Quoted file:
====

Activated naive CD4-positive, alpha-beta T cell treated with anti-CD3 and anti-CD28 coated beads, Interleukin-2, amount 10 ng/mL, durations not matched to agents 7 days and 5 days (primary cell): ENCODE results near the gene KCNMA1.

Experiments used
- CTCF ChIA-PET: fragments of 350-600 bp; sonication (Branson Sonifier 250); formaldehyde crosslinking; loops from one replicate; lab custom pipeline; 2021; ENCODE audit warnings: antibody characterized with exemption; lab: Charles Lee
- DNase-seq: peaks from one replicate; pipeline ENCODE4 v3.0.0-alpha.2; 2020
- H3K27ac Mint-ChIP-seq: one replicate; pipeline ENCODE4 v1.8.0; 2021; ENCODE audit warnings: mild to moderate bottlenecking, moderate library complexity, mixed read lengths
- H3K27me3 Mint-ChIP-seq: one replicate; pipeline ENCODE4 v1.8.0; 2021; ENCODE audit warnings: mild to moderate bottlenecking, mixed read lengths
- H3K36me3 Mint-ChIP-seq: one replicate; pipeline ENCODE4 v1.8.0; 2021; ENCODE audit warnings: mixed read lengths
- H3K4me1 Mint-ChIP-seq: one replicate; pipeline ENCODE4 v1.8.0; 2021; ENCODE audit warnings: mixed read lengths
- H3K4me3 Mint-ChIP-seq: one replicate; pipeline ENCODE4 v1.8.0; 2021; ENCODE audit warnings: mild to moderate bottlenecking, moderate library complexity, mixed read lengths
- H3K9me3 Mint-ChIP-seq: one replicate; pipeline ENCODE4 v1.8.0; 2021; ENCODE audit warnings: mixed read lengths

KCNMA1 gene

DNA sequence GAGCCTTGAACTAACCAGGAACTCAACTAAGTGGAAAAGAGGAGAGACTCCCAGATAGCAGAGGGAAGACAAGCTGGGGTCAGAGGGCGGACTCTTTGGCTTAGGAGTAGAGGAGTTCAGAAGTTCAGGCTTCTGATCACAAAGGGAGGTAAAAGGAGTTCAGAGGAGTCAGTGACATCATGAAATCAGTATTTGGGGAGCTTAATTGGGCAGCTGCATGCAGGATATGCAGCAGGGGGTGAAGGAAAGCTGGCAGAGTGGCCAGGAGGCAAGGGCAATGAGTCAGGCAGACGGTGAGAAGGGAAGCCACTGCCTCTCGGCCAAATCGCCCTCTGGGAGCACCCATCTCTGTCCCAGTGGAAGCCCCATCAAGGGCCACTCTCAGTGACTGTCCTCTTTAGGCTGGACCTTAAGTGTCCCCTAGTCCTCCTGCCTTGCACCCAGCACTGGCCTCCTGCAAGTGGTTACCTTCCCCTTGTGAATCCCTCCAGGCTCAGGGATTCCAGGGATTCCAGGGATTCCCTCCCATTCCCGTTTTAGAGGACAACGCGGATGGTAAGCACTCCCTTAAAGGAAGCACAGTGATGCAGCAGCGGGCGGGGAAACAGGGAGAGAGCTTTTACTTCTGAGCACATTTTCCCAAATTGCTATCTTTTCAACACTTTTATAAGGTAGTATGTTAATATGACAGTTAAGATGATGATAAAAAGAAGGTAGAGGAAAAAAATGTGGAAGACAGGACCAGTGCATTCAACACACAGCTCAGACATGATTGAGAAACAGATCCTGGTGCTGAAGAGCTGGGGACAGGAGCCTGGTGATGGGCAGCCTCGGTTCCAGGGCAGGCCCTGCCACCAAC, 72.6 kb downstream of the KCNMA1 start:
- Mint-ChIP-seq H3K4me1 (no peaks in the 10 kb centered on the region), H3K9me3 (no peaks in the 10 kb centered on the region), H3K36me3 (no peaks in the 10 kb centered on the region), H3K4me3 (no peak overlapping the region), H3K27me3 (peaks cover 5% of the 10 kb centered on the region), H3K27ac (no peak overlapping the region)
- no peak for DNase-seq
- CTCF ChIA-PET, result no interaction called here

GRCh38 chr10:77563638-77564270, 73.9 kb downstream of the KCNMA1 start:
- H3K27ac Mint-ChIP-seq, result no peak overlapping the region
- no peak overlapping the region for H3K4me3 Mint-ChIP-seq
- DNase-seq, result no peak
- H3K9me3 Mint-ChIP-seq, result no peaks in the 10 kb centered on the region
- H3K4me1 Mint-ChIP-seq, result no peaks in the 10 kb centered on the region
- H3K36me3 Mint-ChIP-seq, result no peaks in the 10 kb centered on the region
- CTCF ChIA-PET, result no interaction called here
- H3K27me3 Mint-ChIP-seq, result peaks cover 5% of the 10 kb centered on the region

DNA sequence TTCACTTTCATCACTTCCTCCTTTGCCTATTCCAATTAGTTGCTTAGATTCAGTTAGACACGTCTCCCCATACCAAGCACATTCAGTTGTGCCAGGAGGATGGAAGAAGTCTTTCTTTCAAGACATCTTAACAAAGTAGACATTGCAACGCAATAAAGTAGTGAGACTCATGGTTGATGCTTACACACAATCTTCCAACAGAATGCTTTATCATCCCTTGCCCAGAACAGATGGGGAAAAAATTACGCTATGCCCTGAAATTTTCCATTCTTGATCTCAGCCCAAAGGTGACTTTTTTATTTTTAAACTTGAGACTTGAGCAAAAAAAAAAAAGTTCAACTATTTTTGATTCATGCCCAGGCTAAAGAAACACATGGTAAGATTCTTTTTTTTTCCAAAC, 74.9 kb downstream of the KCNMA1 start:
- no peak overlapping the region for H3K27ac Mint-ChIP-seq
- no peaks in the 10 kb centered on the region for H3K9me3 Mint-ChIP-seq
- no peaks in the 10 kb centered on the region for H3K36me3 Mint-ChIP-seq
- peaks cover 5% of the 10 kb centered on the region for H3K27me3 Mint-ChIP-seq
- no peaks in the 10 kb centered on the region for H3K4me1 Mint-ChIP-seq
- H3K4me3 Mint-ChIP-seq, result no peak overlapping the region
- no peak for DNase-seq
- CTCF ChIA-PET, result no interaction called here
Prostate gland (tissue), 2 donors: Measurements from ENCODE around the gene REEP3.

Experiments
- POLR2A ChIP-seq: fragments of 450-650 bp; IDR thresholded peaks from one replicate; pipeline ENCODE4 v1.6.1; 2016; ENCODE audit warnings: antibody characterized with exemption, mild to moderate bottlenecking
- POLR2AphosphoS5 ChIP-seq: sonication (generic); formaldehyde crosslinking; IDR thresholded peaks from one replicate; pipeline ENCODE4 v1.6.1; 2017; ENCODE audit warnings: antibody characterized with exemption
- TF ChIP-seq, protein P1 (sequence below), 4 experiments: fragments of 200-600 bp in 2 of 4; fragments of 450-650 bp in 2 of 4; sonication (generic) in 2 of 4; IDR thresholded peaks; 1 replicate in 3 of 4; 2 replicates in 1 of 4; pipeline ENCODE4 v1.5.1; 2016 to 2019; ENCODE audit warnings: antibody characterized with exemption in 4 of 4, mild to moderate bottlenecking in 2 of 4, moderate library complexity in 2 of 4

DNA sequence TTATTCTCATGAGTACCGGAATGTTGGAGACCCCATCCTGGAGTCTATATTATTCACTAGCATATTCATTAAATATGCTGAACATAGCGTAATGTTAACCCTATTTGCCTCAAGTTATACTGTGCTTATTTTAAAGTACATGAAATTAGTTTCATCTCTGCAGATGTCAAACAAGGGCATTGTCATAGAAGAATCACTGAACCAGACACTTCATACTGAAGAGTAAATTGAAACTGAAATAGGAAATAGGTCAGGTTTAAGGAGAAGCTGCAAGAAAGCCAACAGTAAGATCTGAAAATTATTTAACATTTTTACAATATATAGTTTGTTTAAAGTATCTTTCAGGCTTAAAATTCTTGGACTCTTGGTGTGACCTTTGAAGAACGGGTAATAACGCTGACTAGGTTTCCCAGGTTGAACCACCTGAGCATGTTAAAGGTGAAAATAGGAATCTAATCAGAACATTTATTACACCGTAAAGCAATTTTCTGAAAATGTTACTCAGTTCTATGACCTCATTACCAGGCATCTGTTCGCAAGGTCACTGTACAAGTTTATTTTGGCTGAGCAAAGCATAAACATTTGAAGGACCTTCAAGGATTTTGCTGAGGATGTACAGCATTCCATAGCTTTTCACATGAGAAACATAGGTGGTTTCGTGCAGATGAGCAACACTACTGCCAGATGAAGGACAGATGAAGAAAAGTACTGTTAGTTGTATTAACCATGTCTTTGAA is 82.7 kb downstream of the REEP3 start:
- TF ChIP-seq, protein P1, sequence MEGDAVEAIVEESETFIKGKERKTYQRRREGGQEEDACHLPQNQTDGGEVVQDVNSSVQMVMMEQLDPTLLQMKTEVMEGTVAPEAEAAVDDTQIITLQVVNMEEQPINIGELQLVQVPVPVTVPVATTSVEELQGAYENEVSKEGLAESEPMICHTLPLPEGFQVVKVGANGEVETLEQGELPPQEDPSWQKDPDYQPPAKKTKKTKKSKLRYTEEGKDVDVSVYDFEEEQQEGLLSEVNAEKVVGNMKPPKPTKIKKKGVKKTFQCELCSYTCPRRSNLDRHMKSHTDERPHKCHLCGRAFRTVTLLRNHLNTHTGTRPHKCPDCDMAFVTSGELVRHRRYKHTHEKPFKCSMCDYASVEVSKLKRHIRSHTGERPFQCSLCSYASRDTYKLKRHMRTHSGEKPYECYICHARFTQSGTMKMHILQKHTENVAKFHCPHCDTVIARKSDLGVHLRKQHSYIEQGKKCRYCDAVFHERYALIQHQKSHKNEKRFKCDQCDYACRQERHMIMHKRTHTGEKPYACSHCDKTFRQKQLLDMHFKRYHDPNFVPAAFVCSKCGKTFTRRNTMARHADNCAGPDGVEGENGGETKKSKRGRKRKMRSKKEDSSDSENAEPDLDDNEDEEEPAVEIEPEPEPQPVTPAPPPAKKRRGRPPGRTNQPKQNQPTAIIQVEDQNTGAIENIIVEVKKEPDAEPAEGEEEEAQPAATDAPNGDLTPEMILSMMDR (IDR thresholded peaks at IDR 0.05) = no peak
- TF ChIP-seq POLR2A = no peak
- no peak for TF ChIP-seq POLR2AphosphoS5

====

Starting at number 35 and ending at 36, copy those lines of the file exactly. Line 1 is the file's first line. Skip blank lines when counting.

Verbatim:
Experiments
- POLR2A ChIP-seq: fragments of 450-650 bp; IDR thresholded peaks from one replicate; pipeline ENCODE4 v1.6.1; 2016; ENCODE audit warnings: antibody characterized with exemption, mild to moderate bottlenecking